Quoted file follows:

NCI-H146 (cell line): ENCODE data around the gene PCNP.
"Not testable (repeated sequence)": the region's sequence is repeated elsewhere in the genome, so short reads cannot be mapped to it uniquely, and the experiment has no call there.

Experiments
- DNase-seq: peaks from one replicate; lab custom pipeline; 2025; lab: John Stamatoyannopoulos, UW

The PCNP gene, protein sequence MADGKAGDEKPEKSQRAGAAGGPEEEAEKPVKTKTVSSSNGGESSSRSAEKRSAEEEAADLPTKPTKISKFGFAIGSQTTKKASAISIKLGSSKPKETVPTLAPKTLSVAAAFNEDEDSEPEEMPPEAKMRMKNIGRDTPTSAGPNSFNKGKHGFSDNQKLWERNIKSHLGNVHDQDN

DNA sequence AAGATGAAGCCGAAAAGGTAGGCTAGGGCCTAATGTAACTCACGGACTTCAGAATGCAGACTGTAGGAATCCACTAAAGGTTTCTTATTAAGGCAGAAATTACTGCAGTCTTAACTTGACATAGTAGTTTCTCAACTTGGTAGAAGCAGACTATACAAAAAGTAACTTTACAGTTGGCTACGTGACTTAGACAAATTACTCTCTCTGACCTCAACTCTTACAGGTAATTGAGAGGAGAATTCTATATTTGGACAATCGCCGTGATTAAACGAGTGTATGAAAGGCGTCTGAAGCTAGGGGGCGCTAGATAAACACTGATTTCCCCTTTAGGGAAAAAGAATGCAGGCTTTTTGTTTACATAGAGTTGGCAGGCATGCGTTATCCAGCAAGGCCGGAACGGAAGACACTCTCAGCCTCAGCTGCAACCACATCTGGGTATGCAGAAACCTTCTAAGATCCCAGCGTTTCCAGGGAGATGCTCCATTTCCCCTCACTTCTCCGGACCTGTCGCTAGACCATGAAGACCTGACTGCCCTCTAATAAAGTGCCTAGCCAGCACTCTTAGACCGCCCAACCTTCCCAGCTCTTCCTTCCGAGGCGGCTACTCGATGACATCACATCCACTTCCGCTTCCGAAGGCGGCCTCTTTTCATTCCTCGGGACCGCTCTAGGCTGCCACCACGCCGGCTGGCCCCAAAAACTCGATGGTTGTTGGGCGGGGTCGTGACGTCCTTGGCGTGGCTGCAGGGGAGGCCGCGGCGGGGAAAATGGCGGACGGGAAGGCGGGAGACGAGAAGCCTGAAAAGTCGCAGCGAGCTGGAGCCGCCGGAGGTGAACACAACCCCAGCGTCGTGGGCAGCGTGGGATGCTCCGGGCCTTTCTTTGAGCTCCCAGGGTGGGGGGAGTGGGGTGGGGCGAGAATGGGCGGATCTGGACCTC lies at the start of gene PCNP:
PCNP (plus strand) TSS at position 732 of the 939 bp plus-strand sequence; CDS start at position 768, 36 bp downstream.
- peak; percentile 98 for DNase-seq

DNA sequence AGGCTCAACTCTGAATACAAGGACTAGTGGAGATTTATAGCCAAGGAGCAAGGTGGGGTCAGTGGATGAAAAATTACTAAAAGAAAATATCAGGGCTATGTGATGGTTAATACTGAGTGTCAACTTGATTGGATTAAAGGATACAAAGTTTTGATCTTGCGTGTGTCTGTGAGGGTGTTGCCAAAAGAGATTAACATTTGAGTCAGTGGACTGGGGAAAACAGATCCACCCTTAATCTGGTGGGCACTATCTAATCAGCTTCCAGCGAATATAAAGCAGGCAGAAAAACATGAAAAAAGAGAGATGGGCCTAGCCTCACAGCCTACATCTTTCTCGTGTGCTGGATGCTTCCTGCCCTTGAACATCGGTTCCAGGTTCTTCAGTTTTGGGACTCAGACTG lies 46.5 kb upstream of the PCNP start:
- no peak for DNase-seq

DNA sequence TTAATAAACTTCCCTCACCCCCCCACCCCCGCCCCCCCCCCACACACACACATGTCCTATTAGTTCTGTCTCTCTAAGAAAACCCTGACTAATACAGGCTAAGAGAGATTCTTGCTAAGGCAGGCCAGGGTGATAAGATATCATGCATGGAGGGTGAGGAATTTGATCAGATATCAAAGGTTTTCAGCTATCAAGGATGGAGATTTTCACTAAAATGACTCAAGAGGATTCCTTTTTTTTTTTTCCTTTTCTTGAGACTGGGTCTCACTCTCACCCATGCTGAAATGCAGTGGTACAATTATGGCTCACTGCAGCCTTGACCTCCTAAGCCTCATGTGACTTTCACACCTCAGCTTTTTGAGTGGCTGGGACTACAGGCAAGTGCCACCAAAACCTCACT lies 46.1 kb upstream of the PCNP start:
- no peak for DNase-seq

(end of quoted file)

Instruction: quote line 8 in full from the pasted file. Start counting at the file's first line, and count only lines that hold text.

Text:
- peak; percentile 98 for DNase-seq